What’s good about the XT is that the pedal can really handle abuse, making it great if you ride regularly on rocky terrain.
Shimano’s XT trail pedal has been around for a while now and, like the HT T1 tested here, appears to be little more than a regular SPD with a slightly extended platform.
In fact the XT and HT pedals are identical in size, the difference is the XT is 2mm thicker and lacks traction pins, but since these pins don’t really do much on the T1, we didn’t miss them here.
What’s good about the XT is that the pedal body is forged aluminium, so can really handle abuse, making it great if you ride regularly on rocky terrain. The amount of support is similar to most of the other mid-sized pedals tested, but with a steel axle it feels super-solid under foot.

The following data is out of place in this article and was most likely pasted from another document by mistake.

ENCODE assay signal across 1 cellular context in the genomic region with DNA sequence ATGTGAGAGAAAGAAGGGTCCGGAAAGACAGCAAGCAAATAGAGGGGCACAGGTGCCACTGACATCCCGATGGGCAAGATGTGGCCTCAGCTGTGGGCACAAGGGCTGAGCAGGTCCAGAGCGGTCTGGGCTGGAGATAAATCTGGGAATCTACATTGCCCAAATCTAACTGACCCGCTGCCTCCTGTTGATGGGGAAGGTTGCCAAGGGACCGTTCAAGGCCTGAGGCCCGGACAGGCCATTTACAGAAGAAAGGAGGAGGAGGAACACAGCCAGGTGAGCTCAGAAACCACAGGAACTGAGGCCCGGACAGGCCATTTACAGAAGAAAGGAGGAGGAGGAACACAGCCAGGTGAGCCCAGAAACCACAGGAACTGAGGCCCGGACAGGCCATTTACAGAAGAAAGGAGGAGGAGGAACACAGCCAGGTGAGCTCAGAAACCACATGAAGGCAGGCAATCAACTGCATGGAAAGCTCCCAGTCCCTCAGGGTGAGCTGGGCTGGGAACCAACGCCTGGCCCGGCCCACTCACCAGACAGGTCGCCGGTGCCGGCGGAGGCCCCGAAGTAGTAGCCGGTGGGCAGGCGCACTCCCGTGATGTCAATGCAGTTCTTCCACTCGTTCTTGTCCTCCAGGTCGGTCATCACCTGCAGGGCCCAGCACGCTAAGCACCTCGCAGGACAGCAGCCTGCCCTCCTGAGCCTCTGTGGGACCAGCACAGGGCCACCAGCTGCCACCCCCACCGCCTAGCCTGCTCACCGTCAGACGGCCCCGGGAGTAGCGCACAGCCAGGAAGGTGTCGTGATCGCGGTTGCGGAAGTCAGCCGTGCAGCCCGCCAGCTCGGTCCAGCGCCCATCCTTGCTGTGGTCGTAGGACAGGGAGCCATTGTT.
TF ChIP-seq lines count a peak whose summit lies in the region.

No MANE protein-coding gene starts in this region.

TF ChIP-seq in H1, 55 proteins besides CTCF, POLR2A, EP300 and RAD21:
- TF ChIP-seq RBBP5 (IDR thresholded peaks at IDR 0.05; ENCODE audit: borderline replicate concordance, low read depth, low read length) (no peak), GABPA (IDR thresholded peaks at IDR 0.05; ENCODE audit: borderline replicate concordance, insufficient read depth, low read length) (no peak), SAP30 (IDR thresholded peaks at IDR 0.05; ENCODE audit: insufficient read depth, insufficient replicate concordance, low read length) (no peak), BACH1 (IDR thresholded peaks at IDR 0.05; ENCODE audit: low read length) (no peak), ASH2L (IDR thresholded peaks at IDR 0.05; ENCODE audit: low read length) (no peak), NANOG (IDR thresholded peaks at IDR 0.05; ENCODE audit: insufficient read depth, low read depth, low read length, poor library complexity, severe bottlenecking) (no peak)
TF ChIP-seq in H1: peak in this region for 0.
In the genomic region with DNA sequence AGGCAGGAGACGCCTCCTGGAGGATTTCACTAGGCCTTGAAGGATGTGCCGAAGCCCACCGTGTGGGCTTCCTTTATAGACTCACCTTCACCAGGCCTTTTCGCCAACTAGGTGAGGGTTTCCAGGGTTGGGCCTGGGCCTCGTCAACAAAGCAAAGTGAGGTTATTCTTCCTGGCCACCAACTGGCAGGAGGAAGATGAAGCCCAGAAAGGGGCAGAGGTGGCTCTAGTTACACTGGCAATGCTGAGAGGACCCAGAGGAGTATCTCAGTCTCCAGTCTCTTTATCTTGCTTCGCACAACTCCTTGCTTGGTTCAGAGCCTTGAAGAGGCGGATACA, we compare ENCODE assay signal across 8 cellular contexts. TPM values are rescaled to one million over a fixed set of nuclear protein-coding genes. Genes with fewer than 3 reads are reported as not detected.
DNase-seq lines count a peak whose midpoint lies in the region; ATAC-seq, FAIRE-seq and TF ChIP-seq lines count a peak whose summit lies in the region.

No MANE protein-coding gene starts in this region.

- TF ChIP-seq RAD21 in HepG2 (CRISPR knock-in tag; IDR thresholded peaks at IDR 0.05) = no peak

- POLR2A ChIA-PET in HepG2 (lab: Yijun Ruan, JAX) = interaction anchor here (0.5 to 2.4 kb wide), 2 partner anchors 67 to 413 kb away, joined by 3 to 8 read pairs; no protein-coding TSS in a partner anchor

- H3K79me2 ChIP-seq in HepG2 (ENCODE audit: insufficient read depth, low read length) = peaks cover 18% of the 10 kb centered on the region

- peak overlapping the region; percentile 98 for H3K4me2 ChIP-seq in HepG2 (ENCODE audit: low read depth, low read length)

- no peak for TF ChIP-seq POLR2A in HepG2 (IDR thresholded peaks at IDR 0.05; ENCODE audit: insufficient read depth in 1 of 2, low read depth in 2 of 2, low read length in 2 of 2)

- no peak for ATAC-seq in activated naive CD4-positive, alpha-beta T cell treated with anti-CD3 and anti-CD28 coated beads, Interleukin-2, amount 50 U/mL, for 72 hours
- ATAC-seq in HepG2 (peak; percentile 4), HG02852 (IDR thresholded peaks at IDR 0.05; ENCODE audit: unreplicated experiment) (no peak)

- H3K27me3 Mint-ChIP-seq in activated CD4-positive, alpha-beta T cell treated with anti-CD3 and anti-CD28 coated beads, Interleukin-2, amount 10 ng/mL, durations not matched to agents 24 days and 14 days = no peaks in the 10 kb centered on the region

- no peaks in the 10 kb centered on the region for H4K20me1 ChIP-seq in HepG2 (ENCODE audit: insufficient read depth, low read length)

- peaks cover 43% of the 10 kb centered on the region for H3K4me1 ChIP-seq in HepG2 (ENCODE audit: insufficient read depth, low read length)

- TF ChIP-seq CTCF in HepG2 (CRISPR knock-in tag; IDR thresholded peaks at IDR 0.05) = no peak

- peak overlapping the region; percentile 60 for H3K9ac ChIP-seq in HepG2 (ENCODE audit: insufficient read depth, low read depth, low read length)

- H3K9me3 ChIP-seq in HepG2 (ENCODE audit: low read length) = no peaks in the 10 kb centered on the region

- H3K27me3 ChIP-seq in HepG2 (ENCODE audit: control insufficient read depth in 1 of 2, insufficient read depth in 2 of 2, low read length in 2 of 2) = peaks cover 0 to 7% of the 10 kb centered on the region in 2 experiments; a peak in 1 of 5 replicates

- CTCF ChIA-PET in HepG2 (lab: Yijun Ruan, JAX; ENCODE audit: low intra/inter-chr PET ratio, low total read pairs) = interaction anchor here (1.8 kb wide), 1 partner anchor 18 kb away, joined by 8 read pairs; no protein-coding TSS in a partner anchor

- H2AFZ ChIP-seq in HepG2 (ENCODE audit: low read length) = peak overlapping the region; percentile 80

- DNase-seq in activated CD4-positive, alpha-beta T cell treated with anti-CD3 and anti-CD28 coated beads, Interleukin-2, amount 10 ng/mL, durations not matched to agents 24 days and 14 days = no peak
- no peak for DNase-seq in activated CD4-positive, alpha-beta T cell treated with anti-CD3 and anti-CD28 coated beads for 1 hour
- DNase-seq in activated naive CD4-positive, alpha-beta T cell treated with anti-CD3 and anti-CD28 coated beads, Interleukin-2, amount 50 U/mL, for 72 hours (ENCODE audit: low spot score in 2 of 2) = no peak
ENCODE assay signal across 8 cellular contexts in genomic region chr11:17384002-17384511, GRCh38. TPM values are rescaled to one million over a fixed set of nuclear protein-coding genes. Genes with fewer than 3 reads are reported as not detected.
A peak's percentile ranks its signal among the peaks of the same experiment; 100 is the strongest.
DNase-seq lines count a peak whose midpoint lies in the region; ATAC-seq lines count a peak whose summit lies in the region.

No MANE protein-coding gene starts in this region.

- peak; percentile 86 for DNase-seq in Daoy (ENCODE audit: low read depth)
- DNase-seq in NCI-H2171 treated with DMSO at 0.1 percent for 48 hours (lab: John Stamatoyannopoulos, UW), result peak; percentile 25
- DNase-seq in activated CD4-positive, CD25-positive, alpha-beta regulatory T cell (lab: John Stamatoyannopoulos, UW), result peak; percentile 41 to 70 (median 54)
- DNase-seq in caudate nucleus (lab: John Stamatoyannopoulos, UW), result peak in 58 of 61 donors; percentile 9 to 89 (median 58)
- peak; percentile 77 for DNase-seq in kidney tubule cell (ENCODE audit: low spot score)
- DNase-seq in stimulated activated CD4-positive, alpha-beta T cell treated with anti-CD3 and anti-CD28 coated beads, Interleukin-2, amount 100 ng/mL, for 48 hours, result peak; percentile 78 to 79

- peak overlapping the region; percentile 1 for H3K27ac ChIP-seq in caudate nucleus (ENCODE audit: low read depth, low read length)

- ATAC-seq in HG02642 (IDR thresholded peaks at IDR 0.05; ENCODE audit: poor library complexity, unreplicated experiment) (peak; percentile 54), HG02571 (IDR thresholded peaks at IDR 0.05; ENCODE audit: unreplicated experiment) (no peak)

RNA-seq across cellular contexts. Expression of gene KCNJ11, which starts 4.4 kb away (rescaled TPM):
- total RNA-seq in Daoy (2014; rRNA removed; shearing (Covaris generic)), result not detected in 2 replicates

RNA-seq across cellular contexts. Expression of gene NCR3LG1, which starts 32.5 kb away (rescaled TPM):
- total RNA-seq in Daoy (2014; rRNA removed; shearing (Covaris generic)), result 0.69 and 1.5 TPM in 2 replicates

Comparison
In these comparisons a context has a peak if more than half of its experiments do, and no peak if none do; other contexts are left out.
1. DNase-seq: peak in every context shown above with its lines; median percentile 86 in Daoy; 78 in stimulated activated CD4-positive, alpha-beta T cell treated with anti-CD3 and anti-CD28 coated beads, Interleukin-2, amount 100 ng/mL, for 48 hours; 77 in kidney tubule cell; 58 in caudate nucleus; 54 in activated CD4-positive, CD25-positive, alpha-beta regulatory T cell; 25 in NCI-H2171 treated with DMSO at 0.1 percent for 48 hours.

The cleat mechanism is the standard Shimano design, with the jaws being fixed at the back and spring loaded at the front. Release tension is adjustable via a 3mm Allen key and this adjuster is also indexed, allowing you to balance the spring tension across both pedals.
Clipping in and out of the XT pedal is accompanied by a solid and audible click, so you always know where you are.
Shimano uses a simple steel cleat across all of its pedals, but this now comes with a serrated shim that sits on the sole to stop the cleat twisting. There’s not a lot of float in the cleat, compared to other designs, and it has shallower release angle, so you have to be more precise with set-up. Once dialled, however, clipping in and out is a lot more consistent.
Shimano often gets criticised for its bearings and, while those in the XT pedal are a cartridge assembly (a sort of mix of rollers and small ball bearings), they are reliable and can be replaced easily. In fact, this reliability is reflected throughout the pedal. The Shimano XT isn’t the lightest, or the best in mud, but it’s tough, hardwearing and offers dependable performance at an affordable price.